Home Culture Hoboken’s Very Own Yo La Tengo Back On Tour This Month

Hoboken’s Very Own Yo La Tengo Back On Tour This Month

by Sarah Griesbach
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The Garden State is home to many members of rock n’ roll royalty, and Hoboken claims the honor of being home to indie rock trio Yo La Tengo. Now, in 2023, they’ve left their sweet Hoboken studio to tour Europe. With the band’s release of their 17th studio album, This Stupid World, the crowd pleasing trio is sure to receive a warm welcome as they play stages in Dublin, London, Brussels, Amsterdam, Prague and just about every other major European city for a packed six-month tour. Read on to learn more about this well-honed and oft-honored Hoboken musical group.

yo la tengo hoboken band square

Indie Rock Royalty


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Those who speak and write about Yo La Tengo do so with respect – respect for their skill, sound, versatility, modesty, fun outlook, and consistent variability. Rolling Stone, Pitchfork, RIFF, Spin, Metacritic, Variety, Paste, the Guardian, and just about every other music-reviewing magazine are all in agreement that the band is a critics’ favorite that fans love – but one that never seems to go totally mainstream. The band’s wide recognition as “great” by those who’ve heard them play, and weak reception by those who haven’t, could be viewed as a parallel to the way their hometown of Hoboken is perceived – loved by her residents, but uncelebrated by those who live across the Hudson and just don’t know much about her.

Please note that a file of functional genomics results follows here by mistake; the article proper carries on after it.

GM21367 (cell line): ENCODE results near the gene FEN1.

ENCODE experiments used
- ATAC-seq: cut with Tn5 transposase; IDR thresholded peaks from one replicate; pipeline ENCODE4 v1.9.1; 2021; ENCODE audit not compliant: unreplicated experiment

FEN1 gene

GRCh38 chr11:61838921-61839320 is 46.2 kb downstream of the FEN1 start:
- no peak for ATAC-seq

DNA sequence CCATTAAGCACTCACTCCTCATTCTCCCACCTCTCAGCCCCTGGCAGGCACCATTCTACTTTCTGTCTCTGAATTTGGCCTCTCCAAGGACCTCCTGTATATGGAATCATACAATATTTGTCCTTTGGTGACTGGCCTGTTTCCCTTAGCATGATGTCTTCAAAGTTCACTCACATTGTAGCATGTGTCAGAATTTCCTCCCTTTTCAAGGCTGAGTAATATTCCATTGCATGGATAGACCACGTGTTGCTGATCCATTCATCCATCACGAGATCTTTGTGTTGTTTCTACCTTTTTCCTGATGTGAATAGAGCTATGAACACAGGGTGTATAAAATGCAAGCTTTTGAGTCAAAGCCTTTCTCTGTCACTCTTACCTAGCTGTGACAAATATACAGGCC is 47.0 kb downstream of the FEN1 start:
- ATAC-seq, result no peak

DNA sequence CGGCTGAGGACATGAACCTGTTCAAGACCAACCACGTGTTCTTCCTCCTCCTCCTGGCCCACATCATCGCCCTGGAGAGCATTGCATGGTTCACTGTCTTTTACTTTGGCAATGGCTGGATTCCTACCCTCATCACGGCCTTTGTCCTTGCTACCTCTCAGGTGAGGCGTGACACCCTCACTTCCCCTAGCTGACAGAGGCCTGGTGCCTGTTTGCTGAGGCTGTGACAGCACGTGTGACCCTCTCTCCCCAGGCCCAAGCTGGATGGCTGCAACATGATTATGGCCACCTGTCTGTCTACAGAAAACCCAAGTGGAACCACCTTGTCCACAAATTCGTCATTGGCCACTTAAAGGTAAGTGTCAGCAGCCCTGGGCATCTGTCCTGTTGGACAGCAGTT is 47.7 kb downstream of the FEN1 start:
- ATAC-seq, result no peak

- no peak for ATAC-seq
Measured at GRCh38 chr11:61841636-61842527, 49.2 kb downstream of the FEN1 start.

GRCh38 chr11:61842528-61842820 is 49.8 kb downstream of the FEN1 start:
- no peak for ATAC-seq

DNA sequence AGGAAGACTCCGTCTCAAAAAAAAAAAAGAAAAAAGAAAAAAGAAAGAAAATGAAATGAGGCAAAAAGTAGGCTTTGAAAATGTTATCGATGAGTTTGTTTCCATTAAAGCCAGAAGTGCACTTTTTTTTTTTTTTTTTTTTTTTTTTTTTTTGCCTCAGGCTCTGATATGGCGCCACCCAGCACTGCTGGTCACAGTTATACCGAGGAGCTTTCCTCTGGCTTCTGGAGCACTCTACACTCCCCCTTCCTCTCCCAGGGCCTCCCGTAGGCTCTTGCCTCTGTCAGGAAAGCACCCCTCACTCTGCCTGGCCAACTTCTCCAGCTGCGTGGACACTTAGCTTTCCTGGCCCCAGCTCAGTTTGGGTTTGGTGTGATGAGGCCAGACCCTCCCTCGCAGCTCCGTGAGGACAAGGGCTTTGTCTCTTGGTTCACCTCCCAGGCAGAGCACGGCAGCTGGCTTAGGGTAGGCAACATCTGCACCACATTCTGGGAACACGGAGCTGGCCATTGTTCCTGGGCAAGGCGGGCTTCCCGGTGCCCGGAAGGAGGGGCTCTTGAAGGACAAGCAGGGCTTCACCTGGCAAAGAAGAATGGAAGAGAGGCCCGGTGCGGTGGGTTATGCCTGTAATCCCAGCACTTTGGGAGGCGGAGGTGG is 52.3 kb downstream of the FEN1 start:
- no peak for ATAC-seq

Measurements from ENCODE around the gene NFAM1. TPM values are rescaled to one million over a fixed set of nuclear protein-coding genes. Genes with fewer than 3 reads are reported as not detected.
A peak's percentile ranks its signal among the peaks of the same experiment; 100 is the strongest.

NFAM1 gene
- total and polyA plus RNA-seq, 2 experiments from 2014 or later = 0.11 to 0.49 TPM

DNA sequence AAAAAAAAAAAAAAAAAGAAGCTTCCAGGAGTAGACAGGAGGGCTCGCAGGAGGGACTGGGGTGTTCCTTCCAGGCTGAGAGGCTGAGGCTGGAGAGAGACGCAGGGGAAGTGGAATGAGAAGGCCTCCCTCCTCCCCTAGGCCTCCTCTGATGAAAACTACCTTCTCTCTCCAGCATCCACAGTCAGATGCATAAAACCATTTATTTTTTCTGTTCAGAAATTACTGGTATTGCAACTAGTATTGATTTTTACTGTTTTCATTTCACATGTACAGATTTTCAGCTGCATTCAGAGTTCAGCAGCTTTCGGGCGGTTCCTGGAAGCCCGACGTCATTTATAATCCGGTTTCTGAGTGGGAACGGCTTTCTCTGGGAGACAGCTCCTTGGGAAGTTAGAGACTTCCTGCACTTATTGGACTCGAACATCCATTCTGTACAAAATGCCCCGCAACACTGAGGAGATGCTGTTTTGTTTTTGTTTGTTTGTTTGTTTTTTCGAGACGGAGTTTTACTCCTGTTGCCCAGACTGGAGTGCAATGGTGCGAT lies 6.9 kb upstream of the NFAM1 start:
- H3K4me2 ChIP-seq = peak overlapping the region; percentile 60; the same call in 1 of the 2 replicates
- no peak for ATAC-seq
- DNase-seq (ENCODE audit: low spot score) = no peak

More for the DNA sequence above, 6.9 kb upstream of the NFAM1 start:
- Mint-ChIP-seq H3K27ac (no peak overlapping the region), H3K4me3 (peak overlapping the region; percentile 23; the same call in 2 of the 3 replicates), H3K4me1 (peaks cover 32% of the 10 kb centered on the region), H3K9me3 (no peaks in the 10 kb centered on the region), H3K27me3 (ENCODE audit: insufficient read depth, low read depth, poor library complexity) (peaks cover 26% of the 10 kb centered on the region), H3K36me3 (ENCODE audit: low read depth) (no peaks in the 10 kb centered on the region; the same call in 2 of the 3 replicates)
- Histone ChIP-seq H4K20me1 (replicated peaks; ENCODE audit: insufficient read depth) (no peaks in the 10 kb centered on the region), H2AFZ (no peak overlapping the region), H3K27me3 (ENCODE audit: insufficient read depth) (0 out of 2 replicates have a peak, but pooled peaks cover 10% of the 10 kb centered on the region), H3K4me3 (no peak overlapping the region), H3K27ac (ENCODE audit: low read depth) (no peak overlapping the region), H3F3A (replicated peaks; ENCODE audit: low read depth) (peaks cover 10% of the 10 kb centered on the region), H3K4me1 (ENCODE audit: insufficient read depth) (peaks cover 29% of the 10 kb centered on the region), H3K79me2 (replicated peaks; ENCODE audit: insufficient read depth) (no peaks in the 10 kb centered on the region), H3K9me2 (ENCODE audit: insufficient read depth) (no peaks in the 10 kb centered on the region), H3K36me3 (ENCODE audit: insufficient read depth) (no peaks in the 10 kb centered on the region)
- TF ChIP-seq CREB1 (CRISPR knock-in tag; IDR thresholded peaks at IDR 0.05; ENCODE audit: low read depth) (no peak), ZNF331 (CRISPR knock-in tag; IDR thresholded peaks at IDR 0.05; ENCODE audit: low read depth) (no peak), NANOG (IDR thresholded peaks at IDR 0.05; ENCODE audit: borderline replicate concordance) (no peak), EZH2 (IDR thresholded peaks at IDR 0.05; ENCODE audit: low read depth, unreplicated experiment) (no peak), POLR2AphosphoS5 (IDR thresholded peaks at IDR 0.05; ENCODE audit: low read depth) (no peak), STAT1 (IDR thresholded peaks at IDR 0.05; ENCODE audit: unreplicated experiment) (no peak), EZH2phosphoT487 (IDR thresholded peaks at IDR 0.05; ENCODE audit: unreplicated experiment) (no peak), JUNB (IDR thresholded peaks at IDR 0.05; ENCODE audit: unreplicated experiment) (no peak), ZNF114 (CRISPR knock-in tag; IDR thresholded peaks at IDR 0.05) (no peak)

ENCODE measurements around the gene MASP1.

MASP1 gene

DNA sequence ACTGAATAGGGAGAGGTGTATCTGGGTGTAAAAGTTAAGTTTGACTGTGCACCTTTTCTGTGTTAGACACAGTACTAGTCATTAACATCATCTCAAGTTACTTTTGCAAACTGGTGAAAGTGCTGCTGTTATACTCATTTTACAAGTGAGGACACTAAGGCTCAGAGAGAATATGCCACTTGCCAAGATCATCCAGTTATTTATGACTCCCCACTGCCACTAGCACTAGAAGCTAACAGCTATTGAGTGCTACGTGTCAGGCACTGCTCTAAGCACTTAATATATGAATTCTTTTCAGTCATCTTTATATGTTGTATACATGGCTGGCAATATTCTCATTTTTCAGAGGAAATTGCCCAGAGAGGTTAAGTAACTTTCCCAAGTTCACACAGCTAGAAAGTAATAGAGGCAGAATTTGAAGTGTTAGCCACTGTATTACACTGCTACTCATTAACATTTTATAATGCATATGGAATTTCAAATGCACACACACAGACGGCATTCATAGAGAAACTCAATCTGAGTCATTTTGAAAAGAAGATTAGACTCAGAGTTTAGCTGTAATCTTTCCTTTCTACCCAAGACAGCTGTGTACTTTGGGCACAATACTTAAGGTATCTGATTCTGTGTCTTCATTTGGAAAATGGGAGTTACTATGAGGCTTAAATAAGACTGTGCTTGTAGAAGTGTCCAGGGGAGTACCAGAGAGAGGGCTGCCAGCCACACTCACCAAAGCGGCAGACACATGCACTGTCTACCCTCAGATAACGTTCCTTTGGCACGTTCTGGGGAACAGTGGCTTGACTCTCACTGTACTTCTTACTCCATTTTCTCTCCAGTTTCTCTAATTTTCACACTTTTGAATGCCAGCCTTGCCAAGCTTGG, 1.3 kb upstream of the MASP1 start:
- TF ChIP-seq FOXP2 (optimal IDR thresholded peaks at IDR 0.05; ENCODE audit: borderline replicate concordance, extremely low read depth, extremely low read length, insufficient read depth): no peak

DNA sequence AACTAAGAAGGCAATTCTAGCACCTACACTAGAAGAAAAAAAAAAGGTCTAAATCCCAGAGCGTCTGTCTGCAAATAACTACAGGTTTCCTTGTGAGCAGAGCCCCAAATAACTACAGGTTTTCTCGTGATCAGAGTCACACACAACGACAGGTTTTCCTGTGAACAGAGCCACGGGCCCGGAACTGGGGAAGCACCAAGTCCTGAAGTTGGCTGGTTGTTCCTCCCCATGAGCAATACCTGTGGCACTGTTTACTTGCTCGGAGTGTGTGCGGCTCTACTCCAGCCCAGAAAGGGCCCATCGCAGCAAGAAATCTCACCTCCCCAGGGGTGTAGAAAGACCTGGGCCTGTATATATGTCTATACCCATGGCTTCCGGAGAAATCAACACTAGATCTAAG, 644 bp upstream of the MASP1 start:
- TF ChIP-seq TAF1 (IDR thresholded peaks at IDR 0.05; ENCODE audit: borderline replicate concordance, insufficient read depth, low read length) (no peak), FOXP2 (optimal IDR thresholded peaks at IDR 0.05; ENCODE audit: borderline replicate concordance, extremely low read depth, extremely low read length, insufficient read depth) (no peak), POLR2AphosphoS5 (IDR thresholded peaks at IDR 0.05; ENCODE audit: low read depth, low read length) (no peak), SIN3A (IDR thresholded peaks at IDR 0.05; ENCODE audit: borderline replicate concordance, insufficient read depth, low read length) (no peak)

Hoboken, 1984


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Yo La Tengo’s origin story starts in 1984 in the legendary Maxwell’s Club (later Maxwell’s Tavern) that began drawing music lovers to the southeast corner of Washington and 11th Streets in 1978. Maxwell’s was the musical home to drummer and vocalist Georgia Hubley and singer-songwriter guitarist Ira Kaplan before even they believed in themselves. Maxwell’s gave Yo La Tengo, which has included bassist James McNew since 1992, a place to play regularly, resulting in a deep love of the band by the avid fans who lovingly refer to them as YLT. 

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The band’s name is a subject that often comes up in interviews with the musicians. It’s actually a baseball story, “Who’s on first?” adjacent. Because baseball and Yo La Tengo both originated in Hoboken, the connection between the two is extra good. The band members named themselves after a story that is told in Mets team lore about a center fielder calling for the ball “I have it!” only to crash into a Spanish-speaking shortstop who didn’t speak English. To better communicate with his teammate, the center fielder then called for the ball in Spanish “¡Yo la tengo!” only to collide with the left fielder who didn’t speak Spanish. It’s a joke and a wink in the band’s name that belies the personalities of the band members and their music